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Re: Reliable after-change-functions (via: Using incremental parsing in E

From: Stefan Monnier
Subject: Re: Reliable after-change-functions (via: Using incremental parsing in Emacs)
Date: Tue, 31 Mar 2020 15:35:41 -0400
User-agent: Gnus/5.13 (Gnus v5.13) Emacs/28.0.50 (gnu/linux)

>> > It should be obvious that sending a buffer as a single string is less
>> > efficient than letting tree-sitter access buffer text directly.  We
>> > just need an appropriate API for that (maybe there is one already, I
>> > didn't take a look at their sources since January).
>> My benchmark say that `buffer-string` takes about 1/3 the time of
>> `parse-partial-sexp`, so letting tree-sitter access our buffer text
>> directly is unlikely to give more than a 30% speed up.
> Sure, but we never call parse-partial-sexp on the entire buffer, do we?

Not sure how that's relevant.  I only used `parse-partial-sexp` as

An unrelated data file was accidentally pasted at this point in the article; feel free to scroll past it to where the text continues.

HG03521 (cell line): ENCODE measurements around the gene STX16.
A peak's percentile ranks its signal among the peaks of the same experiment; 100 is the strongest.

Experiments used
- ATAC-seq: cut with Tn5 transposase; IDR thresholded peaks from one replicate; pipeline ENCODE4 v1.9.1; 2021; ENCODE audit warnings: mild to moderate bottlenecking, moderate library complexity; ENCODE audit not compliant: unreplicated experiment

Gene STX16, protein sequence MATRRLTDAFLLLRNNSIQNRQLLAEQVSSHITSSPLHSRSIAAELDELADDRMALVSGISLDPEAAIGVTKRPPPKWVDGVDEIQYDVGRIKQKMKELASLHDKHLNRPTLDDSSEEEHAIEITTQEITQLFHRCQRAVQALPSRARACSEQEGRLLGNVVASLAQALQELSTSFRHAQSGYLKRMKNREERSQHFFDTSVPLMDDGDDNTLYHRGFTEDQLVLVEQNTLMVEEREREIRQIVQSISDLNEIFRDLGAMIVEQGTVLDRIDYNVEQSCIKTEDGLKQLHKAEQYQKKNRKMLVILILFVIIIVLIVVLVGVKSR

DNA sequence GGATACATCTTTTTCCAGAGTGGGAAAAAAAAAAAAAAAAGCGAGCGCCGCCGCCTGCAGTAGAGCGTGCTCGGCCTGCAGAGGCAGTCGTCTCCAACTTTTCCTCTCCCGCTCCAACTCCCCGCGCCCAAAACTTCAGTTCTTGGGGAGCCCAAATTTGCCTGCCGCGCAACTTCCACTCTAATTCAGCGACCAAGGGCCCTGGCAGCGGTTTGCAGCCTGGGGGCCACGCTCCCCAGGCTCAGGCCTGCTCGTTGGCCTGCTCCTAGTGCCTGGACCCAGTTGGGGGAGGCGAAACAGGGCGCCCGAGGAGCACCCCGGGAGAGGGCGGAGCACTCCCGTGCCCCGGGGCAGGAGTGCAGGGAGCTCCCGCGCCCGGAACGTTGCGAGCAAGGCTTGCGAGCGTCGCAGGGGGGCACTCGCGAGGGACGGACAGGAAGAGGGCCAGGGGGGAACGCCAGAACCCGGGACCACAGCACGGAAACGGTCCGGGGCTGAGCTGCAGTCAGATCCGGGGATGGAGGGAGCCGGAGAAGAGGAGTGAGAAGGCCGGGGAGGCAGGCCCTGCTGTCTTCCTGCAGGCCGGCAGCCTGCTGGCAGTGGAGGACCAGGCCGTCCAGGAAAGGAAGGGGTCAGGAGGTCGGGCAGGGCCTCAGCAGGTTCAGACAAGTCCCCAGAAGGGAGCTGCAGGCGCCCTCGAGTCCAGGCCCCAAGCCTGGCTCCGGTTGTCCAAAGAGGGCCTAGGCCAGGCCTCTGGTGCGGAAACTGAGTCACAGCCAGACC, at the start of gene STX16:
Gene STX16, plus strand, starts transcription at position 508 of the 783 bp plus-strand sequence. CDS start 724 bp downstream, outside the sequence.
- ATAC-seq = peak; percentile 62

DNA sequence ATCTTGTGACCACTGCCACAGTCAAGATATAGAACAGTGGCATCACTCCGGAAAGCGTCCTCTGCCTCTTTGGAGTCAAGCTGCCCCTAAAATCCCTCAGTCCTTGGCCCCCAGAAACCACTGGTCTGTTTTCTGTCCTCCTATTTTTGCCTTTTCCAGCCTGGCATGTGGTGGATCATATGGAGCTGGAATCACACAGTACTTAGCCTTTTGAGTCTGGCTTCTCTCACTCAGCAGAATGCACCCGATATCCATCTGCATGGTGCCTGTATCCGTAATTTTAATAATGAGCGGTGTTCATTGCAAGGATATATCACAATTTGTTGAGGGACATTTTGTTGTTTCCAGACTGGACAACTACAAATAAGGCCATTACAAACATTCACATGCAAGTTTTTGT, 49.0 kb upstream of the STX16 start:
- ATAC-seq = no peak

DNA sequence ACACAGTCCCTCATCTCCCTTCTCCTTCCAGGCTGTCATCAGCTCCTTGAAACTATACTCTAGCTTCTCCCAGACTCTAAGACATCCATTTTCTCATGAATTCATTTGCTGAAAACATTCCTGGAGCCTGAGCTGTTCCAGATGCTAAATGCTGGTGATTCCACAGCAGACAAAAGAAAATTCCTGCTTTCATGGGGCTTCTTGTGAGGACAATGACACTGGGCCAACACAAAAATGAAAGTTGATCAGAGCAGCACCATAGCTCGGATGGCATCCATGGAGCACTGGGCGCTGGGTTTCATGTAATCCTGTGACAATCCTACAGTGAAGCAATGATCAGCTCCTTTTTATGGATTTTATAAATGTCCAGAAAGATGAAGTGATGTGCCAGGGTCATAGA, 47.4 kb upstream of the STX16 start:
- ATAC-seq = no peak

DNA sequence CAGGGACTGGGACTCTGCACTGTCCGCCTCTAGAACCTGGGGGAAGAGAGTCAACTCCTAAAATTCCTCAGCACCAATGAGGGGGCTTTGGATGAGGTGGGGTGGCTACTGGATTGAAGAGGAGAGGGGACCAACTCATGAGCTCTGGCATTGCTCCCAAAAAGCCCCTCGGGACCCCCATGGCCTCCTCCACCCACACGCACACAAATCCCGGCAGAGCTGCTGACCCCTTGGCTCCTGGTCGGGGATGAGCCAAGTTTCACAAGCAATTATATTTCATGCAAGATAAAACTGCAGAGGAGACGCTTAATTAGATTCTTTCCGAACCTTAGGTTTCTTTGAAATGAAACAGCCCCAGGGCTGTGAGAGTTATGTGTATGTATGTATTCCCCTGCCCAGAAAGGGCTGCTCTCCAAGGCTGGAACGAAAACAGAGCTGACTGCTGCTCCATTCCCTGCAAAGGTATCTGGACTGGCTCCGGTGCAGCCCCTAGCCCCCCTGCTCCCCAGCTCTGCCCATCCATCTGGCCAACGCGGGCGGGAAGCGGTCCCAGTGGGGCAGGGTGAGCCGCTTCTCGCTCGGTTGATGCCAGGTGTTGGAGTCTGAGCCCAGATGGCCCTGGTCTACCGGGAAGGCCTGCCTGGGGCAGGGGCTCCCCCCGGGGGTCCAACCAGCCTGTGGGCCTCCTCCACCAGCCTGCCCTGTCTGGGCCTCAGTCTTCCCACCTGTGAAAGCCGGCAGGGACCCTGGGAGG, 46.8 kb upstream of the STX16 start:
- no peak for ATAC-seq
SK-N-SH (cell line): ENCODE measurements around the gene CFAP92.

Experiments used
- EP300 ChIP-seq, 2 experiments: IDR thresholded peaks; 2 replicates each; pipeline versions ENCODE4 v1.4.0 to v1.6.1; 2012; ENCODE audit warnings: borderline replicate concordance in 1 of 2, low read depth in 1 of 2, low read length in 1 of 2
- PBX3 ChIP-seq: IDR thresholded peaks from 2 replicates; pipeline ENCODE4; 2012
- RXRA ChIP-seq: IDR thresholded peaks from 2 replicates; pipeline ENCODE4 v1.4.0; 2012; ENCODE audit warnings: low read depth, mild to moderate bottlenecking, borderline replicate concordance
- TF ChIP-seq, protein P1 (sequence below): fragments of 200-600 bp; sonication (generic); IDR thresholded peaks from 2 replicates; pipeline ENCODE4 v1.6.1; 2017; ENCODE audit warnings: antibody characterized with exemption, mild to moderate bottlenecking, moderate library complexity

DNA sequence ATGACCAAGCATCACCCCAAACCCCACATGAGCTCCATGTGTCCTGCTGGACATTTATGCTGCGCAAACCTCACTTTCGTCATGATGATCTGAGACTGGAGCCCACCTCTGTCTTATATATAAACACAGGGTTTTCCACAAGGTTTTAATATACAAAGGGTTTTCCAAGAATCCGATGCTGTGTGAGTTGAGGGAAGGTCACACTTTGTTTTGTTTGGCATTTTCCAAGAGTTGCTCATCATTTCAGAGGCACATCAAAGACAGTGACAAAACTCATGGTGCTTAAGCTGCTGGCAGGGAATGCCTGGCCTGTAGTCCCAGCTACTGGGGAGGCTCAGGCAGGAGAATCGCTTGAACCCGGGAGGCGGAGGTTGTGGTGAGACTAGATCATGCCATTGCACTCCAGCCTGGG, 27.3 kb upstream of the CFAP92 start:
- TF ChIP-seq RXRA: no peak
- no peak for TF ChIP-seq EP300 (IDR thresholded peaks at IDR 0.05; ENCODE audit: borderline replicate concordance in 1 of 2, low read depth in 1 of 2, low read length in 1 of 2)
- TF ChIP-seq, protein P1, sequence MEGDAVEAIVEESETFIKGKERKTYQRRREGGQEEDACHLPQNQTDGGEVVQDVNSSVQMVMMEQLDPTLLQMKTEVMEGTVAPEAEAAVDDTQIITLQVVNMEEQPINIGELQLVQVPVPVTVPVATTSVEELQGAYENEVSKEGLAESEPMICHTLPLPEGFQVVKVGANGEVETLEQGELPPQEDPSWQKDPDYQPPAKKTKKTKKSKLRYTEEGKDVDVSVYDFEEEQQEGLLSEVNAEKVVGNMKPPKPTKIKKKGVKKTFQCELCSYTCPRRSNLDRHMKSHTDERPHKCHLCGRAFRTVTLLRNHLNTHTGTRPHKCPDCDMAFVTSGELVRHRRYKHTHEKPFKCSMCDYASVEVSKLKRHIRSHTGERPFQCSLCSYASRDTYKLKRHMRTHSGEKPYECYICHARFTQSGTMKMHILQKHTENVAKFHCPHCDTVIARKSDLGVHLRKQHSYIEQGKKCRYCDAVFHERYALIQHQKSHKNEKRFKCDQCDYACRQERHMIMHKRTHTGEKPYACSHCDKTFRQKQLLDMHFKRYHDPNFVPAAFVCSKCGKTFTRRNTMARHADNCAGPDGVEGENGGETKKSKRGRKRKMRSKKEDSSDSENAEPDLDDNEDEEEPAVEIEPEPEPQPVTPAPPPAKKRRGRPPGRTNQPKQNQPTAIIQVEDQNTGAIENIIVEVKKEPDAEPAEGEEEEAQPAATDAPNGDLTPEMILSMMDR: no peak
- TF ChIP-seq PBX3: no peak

a lower bound on the time tree-sitter is likely to take to do its
own parsing.

>> It doesn't mean it wouldn't be a desirable optimization, but it does
>> mean that it likely won't make a large difference as to whether it's
>> "fast enough".
> I disagree.

Your disagreement doesn't seem to be with what I said: I didn't argue
about the elegance or efficiency, only about the fact that the
performance impact is likely to be small enough that it's not going to
affect the viability of the approach.

> Communicating with a C library by making a string out of buffer text
> is extremely inelegant and inefficient.  We shouldn't do that except
> when the strings are very short.

FWIW, elegant/efficient or not, that's the standard way to do
it, AFAICT.  E.g. that's what we do in `secure-hash`, that's what we do
when parsing JSON, ...

You basically always need to en/decode the content (even if it is into
utf-8, we still need to handle the potential raw-bytes), so a copy is
hard to avoid.

Note that for regexp-matching the problem is slightly different because
we don't know beforehand which part of the buffer will be consulted, so
doing a "copy and then regmatch" would be too inefficient (we'd always
need to copy everything til point-max).


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